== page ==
A new move for a strong ethics law for Arkansas | Arkansas Blog

A new move for a strong ethics law for Arkansas


DAVID COUCH: A new ethics measure. - BRIAN CHILSON
  • Brian Chilson
  • DAVID COUCH: A new ethics measure.

Little Rock lawyer David Couch
has submitted a proposed constitutional amendment to strengthen the state ethics law for review by Attorney General Leslie Rutledge.

If recent past is a guide, Rutledge will dally in reviewing the measure and find much not to like about it because it is aimed at correcting all the damage done by the 2014 "ethics reform" amendment put on the ballot by the legislature and later amended into even thinner gruel by the Arkansas legislature.

If you read me, you know the story: The 2014 amendment — a compromise by good government forces and the legislature — has proved a sore disappointment. It provided legislators with longer terms and higher pay and, while seemingly reining in freebies from lobbyists, did nothing to stop free wining and dining, free junkets and Louis XIV-style dinners (public not invited) for the House speaker and Senate president financed by lobbyists. Much of the damage was done by legislative amendments in 2015 after voter adoption the previous November.

Couch says a broad coalition will soon announce more details about its campaign to pass this proposed amendment. He's not releasing details yet, but says it should have some poll numbers to offer on the public's support for stronger ethics law. I don't know if it includes the Better Ethics Committee formed by Brent Bumpers, Baker Kurrus, Jim Keet and others that made a belated unsuccessful run at an initiative campaign in 2012. That group was left with a surplus when their effort didn't clear the ballot on account of a late start.

But get a load of laudable goals of this amendment (which doesn't touch the term limit and pay portions):

* CONTRIBUTIONS: It would reduce the maximum campaign contribution per election from $2,700 to $1,500.

* PACS: Political action committees could no longer accept corporate contributions, only money from individuals. Corporate-funded PACs have become the preferred way to get around the ban on corporate contributions to individual campaigns. Politicians have set up PACs to facilitate the corporate flow.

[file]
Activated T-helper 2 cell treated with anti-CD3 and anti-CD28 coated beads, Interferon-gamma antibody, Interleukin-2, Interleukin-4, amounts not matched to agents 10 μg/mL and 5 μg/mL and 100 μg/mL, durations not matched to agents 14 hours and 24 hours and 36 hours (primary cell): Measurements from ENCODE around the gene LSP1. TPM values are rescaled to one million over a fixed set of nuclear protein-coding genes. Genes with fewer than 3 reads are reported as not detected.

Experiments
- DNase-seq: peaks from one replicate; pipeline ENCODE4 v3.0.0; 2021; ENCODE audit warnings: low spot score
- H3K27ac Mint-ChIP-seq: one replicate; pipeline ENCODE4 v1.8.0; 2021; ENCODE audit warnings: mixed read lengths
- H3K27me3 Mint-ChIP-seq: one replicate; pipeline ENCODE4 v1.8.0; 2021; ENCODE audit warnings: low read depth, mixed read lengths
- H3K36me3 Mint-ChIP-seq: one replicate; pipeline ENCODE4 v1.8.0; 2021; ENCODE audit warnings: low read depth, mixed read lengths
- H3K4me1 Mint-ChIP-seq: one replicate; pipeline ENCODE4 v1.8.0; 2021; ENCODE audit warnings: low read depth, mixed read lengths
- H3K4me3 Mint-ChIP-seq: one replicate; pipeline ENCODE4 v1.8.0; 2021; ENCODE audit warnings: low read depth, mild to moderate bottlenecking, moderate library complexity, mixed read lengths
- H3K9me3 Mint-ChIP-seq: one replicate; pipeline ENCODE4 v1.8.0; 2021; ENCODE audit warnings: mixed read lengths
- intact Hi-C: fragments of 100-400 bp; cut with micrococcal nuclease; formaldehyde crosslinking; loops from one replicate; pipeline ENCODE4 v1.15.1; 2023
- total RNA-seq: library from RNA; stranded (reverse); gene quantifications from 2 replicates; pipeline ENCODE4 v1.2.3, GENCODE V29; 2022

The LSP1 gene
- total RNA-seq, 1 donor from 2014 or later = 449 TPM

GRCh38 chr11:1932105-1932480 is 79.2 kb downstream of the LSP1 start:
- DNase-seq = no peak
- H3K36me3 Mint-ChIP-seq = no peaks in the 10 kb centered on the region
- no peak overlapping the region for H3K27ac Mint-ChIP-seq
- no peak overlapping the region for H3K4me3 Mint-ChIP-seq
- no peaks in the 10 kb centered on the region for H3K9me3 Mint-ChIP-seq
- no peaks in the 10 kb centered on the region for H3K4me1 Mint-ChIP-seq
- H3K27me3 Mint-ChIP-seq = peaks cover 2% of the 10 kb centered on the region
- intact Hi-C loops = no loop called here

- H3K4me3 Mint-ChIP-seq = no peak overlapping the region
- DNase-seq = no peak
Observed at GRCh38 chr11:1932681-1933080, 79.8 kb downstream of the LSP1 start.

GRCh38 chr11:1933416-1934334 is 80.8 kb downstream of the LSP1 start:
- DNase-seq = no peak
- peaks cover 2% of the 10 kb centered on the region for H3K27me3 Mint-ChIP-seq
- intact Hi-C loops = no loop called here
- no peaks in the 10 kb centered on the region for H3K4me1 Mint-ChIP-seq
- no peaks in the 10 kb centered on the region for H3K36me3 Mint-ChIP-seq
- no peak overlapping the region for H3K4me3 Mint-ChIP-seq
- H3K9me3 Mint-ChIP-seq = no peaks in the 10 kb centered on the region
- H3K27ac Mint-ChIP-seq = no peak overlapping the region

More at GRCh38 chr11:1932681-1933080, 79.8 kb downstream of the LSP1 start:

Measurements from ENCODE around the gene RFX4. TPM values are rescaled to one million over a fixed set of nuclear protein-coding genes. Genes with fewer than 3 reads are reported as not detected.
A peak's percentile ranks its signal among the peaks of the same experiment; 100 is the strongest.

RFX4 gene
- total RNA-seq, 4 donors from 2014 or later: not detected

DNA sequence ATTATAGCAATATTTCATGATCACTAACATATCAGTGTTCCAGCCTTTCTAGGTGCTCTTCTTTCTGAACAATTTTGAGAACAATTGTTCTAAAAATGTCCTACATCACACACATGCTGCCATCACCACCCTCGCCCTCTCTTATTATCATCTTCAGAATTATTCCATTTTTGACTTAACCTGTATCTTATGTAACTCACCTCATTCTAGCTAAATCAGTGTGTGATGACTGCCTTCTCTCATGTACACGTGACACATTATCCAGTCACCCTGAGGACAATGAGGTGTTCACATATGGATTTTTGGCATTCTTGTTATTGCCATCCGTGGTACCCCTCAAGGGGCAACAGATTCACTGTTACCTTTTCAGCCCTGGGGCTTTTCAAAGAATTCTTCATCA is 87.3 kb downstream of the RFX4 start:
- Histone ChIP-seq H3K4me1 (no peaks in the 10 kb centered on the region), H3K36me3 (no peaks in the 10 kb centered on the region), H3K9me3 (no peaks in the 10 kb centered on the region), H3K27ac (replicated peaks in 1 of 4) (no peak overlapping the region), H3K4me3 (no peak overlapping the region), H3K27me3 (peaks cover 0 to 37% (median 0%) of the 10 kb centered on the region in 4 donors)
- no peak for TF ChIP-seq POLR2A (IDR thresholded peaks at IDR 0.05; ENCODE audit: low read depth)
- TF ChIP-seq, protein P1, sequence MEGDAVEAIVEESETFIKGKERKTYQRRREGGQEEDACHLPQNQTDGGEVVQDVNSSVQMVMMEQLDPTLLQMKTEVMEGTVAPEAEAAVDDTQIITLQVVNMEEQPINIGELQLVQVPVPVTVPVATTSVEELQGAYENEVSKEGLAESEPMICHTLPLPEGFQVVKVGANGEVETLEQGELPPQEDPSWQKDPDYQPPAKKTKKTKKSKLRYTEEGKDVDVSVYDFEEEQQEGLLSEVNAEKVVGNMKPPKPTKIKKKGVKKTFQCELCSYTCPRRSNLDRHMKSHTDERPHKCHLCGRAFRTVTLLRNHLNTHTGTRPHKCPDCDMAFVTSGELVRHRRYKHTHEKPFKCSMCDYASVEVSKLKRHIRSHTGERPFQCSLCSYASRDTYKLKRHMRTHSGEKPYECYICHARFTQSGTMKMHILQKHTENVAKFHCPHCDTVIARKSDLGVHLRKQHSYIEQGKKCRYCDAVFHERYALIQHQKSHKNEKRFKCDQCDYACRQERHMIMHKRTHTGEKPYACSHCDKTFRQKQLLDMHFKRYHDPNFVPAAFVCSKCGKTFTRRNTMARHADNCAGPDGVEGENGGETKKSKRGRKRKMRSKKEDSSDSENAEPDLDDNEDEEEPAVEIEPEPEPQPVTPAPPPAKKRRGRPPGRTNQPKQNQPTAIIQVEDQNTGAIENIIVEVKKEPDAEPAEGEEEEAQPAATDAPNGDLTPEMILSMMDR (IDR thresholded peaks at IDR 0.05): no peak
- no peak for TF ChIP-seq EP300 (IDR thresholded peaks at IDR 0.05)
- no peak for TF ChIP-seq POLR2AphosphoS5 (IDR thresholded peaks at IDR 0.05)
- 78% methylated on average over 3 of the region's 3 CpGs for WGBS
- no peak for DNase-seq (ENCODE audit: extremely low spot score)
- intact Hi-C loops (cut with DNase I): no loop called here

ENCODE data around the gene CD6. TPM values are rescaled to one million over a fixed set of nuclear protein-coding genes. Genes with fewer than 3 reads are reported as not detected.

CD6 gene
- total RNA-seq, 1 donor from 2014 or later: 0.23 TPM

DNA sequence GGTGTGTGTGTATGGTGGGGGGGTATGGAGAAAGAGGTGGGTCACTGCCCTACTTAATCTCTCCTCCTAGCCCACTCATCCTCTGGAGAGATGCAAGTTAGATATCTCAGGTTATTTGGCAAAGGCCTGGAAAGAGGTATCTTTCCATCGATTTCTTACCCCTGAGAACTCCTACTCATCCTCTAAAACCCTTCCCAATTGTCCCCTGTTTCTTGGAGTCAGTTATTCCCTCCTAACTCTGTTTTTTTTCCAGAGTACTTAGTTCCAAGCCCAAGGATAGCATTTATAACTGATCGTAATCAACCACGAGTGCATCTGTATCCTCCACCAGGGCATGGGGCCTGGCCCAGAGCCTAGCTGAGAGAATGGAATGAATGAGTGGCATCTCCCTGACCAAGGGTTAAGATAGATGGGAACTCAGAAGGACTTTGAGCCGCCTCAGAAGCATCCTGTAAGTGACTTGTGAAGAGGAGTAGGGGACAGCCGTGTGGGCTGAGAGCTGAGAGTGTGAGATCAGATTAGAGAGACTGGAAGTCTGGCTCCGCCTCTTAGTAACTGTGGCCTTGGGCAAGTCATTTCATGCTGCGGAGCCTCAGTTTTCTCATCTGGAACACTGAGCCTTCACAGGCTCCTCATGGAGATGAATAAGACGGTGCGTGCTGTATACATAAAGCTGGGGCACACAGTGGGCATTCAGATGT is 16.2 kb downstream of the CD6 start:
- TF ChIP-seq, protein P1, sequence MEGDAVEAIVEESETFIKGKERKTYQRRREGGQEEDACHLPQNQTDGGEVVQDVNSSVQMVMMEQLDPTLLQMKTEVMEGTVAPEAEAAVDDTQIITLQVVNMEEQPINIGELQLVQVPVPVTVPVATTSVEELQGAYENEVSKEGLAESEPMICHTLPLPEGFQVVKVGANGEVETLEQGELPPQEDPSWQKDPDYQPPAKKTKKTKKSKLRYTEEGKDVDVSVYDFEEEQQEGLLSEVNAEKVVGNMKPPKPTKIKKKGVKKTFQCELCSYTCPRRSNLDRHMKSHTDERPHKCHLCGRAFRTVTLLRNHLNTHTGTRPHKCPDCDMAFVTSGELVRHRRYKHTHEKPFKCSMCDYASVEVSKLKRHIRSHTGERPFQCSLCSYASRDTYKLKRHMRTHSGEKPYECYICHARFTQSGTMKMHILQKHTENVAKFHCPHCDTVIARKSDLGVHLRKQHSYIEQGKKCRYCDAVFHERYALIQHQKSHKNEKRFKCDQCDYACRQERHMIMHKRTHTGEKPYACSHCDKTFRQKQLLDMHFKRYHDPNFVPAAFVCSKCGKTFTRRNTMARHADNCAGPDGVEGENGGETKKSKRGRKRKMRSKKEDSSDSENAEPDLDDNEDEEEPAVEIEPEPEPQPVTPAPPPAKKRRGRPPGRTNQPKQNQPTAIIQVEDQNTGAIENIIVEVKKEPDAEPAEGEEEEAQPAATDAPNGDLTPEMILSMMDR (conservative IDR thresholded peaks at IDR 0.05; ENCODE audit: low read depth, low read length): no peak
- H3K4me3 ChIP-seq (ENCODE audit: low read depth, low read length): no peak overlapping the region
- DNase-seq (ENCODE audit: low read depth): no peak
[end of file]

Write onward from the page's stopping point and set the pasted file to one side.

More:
* DARK MONEY: Any group that spends $2,000 on independent election activities would have to disclose the source of the money.  For now, they can get away with murder (no disclosure) if they avoid specific language such as "VOTE AGAINST."  The advertising would have to include disclosure of sponsors.

* FREEBIES: The amendment would put an end to any sort of gifts from lobbyists or entities that employ lobbyists. This would end the "scheduled event" exception by which the legislature was wined and dined daily during the last legislative session whenever all members of a particular body were invited to an event. It would end the junkets provided by "educational foundations" that amount to thinly disguised special interest lobbies.

* GET OUT OF JAIL FREE CARDS: The amendment eliminates the loophole created by the legislature that — when notified of an ethics form reporting violation — they have 30 days for a no-foul correction.

* PENALTY: It increase fines for ethics violations to a possible $10,000, from $1,000.

* THE PEOPLE RULE: The amendment removes the ability of the legislature to change the amendment to create loopholes, as they've done with abandon. Only another constitutional amendment approved by voters could bring changes.

If the lobbyists' and special interest group lawyers aren't already at work fly-specking this proposal, they soon will be. From the Arkansas Chamber of Commerce and lobbyists like Ted Mullenix will come harrumphs and whines about interference with the customary conduct of business. No kidding.

The rise of Trump — including in Arkansas — gives some hopes that voters have grown weary of politicians who say one thing ("ethics reform") and do another — (slug wine,  chomp steaks, travel to China, benefit from secret spending by special interest groups). There are no red herrings to raise here — no men in women's bathrooms, no freebies for welfare deadbeats (unless you could the many legislators who would have no income were it not for their now much richer legislative pay, expense perks and freebies). It's just about a cleaner way of doing the public's business. If the 2014 ethics amendment proved anything, it proved the legislature can't be trusted to police itself.

PS — The  path to the ballot will be even more difficult than before because the legislature — yes, them again — took steps to make it harder to hire canvassers to circulate ballot petitions. It would have been tougher still had not Couch succeeded in winning a lawsuit that struck down an even more onerous anti-petition law. This latest ethics measure should tell you plenty about why they don't like grassroots lawmaking.

You can read the full proposal here.

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